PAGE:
University of Windsor admin hopes ChatGPT AI program will teach students limitations of technology
Post-secondary students admit to using ChatGPT, but not to cheat on assignments
While many post-secondary students have heard of the artificial intelligence (AI) tool ChatGPT, some are hesitant to use it.
ChatGPT is a text-based AI program that allows users to type in a series of prompts, before the software replies with an outcome.
The program has gained popularity because of its ability to comply with user requests most of the time.
"I've stayed away from it," said Isaac Czudner, a business administration student at the University of Windsor. "I don't know how it produces the answers it produces, or if it's even accurate information, which is why I've stayed away from it."
Others said they have used it in the past, but only as either a study aid or just for fun.
"I've used it to check if my program, when I'm writing the code, to make sure it gives the same outcome," said Husam Morra, a computer science student at the University of Windsor. "But it's usually for personal projects; nothing to do with school."
The program has also gained notoriety as a potential cheating tool among students. Western University professors said they have already seen students using AI programs, such as ChatGPT, to get around having to complete assignments themselves.
The University of Windsor said it will not be banning the program.
"This is not a tool that we can ban," said Nick Baker, director of open learning. "This is also not something that we can throw a whole lot of technology out to prevent. In doing so, we would do a disservice to our students."
Baker said the proper course of action is to teach students the "limitations of these tools, the biases that come with large amounts of data and how they will appropriately incorporate them into their lives."
Few University of Windsor faculty members have a deep understanding of ChatGPT, according to Baker.
"The university has started a conversation, both here on campus and externally with colleagues, who are all at the same place thinking about what this actually means for us from a teaching and a learning perspective," Baker said. "We think that there's a lot to learn at this point."
Some students said that while the program is good, it is not always accurate.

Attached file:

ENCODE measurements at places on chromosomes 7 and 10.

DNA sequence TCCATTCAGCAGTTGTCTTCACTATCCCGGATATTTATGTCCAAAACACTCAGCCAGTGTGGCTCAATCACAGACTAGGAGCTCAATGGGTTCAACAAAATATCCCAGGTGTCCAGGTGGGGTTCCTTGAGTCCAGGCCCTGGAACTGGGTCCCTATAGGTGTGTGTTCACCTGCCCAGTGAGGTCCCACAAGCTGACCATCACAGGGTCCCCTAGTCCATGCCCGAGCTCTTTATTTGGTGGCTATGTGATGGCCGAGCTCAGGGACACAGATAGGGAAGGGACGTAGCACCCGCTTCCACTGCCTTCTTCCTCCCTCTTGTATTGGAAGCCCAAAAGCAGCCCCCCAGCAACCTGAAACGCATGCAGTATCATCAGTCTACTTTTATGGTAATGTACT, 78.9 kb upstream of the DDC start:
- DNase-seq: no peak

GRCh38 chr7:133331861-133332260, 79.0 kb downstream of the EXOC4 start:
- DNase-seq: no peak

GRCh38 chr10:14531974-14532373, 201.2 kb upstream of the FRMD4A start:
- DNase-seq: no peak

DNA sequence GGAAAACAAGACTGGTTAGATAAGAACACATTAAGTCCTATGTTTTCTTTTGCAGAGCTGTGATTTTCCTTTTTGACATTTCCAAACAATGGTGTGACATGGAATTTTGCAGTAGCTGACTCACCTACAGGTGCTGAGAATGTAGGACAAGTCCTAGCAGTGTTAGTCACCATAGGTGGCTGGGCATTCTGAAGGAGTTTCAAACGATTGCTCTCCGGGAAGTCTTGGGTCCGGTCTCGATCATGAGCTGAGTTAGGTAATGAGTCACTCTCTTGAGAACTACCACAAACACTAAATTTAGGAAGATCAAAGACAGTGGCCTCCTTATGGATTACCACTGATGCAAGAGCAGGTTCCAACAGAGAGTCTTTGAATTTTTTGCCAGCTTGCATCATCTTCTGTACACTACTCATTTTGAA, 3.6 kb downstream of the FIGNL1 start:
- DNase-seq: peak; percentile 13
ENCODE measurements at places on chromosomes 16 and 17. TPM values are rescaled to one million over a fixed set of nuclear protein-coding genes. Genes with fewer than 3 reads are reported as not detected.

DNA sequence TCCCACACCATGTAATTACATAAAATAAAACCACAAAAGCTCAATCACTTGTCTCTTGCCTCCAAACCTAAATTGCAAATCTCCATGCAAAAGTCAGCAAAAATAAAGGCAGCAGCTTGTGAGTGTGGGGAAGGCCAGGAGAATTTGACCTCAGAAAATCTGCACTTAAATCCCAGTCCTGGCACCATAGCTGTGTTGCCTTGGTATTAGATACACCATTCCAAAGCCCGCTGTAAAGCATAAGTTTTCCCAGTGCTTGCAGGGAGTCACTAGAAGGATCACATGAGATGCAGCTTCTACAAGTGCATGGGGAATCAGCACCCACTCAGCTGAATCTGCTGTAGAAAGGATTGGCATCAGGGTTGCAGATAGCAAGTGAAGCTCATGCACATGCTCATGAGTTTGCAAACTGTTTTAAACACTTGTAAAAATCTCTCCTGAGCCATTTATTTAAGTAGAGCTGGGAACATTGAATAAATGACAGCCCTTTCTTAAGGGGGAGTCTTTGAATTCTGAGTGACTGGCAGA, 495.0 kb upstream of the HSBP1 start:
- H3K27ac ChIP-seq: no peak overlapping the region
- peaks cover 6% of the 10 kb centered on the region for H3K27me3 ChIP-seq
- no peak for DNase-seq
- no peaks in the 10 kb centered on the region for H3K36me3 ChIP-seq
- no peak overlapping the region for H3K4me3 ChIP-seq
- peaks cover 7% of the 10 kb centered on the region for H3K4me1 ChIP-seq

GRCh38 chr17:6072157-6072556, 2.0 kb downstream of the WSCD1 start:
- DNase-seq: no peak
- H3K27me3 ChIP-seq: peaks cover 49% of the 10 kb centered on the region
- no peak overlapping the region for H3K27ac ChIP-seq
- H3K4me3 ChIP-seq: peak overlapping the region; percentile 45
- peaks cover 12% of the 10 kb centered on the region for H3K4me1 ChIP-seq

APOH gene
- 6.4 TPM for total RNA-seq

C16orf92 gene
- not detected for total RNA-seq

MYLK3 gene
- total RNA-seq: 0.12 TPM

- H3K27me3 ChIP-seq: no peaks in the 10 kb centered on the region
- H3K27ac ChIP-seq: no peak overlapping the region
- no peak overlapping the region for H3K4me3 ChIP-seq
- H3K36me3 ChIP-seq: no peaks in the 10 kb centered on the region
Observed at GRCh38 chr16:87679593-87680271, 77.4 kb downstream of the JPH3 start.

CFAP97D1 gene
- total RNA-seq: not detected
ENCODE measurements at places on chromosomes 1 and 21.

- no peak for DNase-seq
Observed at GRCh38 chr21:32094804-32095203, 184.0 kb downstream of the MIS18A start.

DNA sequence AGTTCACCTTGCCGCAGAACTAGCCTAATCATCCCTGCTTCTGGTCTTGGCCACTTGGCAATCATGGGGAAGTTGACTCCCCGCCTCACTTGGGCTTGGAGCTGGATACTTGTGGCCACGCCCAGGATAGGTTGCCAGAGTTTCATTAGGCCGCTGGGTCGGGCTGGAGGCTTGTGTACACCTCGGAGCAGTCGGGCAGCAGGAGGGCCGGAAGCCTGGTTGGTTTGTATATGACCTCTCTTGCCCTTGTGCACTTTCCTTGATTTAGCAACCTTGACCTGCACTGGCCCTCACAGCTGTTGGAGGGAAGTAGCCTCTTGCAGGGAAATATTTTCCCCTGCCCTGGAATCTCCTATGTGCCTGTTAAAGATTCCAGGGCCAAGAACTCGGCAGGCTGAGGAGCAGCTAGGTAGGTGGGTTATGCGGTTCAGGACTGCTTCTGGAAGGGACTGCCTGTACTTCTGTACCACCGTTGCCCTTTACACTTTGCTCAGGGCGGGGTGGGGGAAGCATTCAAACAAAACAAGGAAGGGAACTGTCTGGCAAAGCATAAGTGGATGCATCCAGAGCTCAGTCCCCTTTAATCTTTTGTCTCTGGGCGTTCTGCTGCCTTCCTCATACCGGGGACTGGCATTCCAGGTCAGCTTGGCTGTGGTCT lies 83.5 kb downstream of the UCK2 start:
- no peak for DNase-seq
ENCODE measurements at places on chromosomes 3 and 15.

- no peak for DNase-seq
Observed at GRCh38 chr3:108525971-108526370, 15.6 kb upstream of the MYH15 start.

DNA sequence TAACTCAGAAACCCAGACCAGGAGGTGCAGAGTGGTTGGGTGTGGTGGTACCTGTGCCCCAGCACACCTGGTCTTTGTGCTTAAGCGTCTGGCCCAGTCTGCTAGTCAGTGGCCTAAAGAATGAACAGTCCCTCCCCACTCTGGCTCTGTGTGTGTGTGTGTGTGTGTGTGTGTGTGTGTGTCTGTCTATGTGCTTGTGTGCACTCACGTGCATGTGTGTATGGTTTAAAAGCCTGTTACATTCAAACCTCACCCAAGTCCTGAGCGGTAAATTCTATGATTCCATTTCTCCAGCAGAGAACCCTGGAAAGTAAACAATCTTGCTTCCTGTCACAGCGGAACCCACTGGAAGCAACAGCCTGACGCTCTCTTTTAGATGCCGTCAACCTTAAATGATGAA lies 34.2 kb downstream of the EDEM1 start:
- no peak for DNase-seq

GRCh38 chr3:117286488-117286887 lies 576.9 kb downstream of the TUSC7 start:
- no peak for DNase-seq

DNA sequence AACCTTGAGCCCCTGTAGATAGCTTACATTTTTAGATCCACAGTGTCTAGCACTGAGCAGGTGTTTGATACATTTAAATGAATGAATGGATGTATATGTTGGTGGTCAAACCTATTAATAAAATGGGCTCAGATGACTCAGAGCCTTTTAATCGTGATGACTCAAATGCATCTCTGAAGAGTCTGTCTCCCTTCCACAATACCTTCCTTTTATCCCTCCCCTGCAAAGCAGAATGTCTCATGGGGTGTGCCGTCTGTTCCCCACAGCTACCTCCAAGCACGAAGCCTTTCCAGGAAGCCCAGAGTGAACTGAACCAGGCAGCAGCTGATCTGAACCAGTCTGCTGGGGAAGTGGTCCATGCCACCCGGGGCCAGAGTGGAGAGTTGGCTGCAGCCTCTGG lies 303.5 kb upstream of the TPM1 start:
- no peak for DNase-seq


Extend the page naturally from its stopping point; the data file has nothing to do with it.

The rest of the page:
"My friends use it and they said that it can help them write essays, which I think is useful," said Kristina Filiposka, a computer science student at the University of Windsor. "But then after you take that, I think you should [take] your own steps to edit and revise the work that the AI produces."
Filiposka, a student who has not used ChatGPT, said it's better to get grades the hard way.
"Taking your own approach to learning is better than actually using software to build all that stuff," said Filiposka.
Other schools' response
A professor at Western University has fewer qualms about its use and is taking action to make sure it is used properly.
"I'm already thinking of ways I can integrate this into my teaching, just as I don't expect students to write essays by hand with a quill pen anymore," said Mark Daley, chief digital information officer and computer science professor at Western.
John Fairley, vice-president of college communications and community relations at St. Clair College, said it's not currently an issue at the school and he hasn't heard of any instances of the software being used to cheat.
The Greater Essex County District School Board declined to comment on its use, citing its lack of knowledge on the program and its use in schools.
In an emailed statement to CBC News, the Windsor Essex Catholic District School Board said its senior administration is aware of the rising popularity of ChatGPT.
"As far as we know, the use of it in schools is very low so far, however it's extremely difficult to determine whether it's even been used or not," the statement said. "We don't currently have any plans to ban it, however we are researching its use."
The board also said teachers will be able to learn more through sessions about determining whether AI is being used and how to caution students about using it.
CBC News asked ChatGPT what it thinks of students using AI programs to complete assignments instead of doing it themselves. ChatGPT responded that it is not aware of how any specific user chooses to use it.
"It is important to note that the use of any tool, including language models like me, for cheating is not only unethical, but also against the terms of service for most academic institutions," ChatGPT said. "It is ultimately the responsibility of the student and the educational institution to ensure that academic integrity is upheld and that any instances of cheating are dealt with accordingly."
ChatGPT added that language models like it are aimed at helping users create text and are not substitutes for original work or critical thinking.